Surveys Say: Consumers Want Small-Dollar Loans (Dec. 9, 2013)
Last week was a busy one for the payday loan industry. On Tuesday, New York’s Department of Financial Services (DFS) sent subpoenas to 16 online “lead generation” firms suspected of deceptive or misleading marketing of illegal, online payday loans in New York. On Wednesday, two new reports were released examining small-dollar lending. The first, from the Center for Financial Services Innovation (CFSI), explains why consumers use small-dollar loans and the second, commissioned by the trade organization Community Financial Services Association of America (CFSA), suggests small-dollar loan customers are satisfied with their experiences of the products.
A press release from DFS said the subpoenas are part of an extensive and ongoing investigation into payday loans. DFS suspects that the 16 firms, which don’t make payday loans themselves, are placing consumers at risk of abuse by collecting and selling their personal information to illegal online payday lenders and other companies, including scam artists, in violation of New York State law.
While the payday lending industry continues to find itself in the regulatory crosshairs, research shows that consumers need and want access to short-term credit. For example, CFSI’s study, supported by funding from the Ford Foundation, identifies four primary consumer scenarios that lead an estimated 15 million U.S. consumers to access small-dollar credit (SDC) products—such as payday loans, pawn loans, auto title loans and deposit advance loans. “Know Your Borrower: The Four Need Cases of Small-Dollar Credit Consumers” found that consumers access SDC products for: unexpected expenses, misaligned cash flow, exceeding income or planned purchases. These need cases were determined through analysis of a survey of more than 1,100 SDC borrowers and 31 in-depth interviews with SDC customers. They provide a new framework for exploring the challenge of when and how to responsibly extend small-dollar credit, according to CFSI.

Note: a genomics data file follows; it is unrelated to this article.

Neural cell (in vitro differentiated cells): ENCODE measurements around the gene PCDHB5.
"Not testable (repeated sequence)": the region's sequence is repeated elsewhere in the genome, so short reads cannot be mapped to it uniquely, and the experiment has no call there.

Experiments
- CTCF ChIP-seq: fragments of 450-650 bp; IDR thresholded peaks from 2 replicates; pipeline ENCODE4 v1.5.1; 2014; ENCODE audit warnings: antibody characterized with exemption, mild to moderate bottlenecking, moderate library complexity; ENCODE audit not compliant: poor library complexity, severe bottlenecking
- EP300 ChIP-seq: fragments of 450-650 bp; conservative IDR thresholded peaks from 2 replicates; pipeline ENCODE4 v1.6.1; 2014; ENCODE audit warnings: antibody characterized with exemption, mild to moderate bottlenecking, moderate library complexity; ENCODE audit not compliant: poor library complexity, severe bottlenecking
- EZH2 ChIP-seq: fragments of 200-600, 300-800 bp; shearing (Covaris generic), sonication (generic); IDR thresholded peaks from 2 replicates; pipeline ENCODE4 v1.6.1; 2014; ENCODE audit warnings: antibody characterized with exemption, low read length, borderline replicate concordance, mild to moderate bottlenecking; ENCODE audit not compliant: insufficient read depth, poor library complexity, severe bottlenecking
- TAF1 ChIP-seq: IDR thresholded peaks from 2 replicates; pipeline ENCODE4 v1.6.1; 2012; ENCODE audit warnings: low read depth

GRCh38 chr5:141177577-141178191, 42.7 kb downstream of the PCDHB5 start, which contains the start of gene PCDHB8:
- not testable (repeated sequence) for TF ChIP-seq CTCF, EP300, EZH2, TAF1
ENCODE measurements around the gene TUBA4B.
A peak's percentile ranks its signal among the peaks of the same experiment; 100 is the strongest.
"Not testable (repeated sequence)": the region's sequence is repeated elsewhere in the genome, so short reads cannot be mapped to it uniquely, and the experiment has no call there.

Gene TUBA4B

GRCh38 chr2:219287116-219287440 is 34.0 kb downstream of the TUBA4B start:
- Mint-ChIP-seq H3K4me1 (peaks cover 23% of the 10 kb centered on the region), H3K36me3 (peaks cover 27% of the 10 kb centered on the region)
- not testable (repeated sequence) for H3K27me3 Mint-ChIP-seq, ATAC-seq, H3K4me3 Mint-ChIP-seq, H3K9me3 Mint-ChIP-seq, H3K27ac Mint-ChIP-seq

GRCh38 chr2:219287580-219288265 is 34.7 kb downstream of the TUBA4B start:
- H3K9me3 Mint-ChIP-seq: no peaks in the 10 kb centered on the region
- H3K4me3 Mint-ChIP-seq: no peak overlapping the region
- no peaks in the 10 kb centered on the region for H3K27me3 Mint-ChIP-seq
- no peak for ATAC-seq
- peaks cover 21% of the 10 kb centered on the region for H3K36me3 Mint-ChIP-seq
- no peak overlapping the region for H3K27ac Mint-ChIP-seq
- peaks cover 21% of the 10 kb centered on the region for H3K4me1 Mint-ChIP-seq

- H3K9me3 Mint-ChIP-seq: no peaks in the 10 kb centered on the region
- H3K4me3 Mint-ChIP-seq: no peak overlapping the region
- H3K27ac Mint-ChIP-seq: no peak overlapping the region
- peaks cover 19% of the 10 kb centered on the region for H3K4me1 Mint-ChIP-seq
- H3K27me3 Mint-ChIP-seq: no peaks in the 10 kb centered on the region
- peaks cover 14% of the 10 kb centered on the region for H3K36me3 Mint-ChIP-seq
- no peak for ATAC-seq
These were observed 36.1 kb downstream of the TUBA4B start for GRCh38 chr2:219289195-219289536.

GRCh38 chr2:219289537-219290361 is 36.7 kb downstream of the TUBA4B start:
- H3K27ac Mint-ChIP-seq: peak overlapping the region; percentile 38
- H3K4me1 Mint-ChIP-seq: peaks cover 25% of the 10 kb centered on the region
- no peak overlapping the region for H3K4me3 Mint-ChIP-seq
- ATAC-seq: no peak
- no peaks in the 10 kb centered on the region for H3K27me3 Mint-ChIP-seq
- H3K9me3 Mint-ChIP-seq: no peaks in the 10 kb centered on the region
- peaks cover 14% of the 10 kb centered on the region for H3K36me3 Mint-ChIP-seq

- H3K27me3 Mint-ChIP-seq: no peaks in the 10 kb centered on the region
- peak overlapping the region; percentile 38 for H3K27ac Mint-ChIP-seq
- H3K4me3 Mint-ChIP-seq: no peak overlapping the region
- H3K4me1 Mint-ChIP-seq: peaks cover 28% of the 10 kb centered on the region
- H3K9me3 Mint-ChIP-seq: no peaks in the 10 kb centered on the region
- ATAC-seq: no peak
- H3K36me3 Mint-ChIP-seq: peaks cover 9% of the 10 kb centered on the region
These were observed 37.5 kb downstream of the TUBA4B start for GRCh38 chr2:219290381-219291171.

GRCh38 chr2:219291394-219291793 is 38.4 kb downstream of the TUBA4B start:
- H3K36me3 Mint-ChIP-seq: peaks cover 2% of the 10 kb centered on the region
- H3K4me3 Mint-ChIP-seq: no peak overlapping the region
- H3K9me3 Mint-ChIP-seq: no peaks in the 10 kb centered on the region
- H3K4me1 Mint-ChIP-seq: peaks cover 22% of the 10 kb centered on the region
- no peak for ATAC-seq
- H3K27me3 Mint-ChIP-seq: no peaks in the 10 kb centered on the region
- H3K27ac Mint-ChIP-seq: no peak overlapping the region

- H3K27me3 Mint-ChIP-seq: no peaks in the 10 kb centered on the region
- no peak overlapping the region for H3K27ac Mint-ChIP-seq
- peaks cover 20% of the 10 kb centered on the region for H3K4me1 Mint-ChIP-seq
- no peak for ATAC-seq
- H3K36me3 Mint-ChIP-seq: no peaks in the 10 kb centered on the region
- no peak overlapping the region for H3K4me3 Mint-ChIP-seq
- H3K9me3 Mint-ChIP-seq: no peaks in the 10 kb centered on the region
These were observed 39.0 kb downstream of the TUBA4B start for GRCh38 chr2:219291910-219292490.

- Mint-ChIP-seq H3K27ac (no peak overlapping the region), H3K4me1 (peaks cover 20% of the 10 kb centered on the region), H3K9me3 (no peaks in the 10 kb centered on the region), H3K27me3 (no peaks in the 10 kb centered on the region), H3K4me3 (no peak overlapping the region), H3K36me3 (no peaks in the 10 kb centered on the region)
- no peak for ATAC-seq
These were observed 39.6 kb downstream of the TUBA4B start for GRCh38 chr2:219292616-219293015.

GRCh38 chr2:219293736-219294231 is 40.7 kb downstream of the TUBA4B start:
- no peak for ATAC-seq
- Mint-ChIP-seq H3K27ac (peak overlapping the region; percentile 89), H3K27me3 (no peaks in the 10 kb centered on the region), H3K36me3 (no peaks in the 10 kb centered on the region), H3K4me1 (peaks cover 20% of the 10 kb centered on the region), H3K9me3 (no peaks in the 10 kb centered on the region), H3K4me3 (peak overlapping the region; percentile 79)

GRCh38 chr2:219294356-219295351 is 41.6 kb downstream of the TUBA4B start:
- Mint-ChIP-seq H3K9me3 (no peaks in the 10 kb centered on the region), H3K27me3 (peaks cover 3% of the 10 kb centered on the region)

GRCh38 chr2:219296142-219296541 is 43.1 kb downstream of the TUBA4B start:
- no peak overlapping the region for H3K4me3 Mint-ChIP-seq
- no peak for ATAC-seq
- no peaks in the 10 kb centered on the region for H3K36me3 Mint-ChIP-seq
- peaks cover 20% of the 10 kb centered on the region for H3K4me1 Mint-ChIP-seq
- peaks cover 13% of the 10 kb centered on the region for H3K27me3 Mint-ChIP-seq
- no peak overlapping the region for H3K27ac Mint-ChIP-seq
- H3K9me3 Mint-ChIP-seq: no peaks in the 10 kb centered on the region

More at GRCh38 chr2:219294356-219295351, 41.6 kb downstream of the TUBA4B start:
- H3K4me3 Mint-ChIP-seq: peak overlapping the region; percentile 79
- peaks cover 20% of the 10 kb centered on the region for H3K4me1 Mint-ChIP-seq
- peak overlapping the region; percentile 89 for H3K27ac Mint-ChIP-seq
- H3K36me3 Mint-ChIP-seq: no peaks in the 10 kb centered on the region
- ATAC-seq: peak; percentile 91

The CFSA study, conducted by Harris Interactive, found that more than nine in 10 payday loan borrowers report their experience with the terms (96 percent) and cost (92 percent) of their payday loans was as expected or better than expected, while more than four in five borrowers (84 percent) say it was very easy or somewhat easy to repay their loans. The research is based on telephone surveys among 1,004 respondents ages 18 and above, who are customers of storefront companies within the CFSA, and took out a loan which they repaid in the summer of 2013. The results also suggest that loan customers carefully weighed the risks and benefits before taking out a loan (93 percent), and value having the option to take a payday loan (95 percent). Borrowers almost unanimously agree that it should be their choice whether or not to use payday lending, not the government’s choice (95 percent).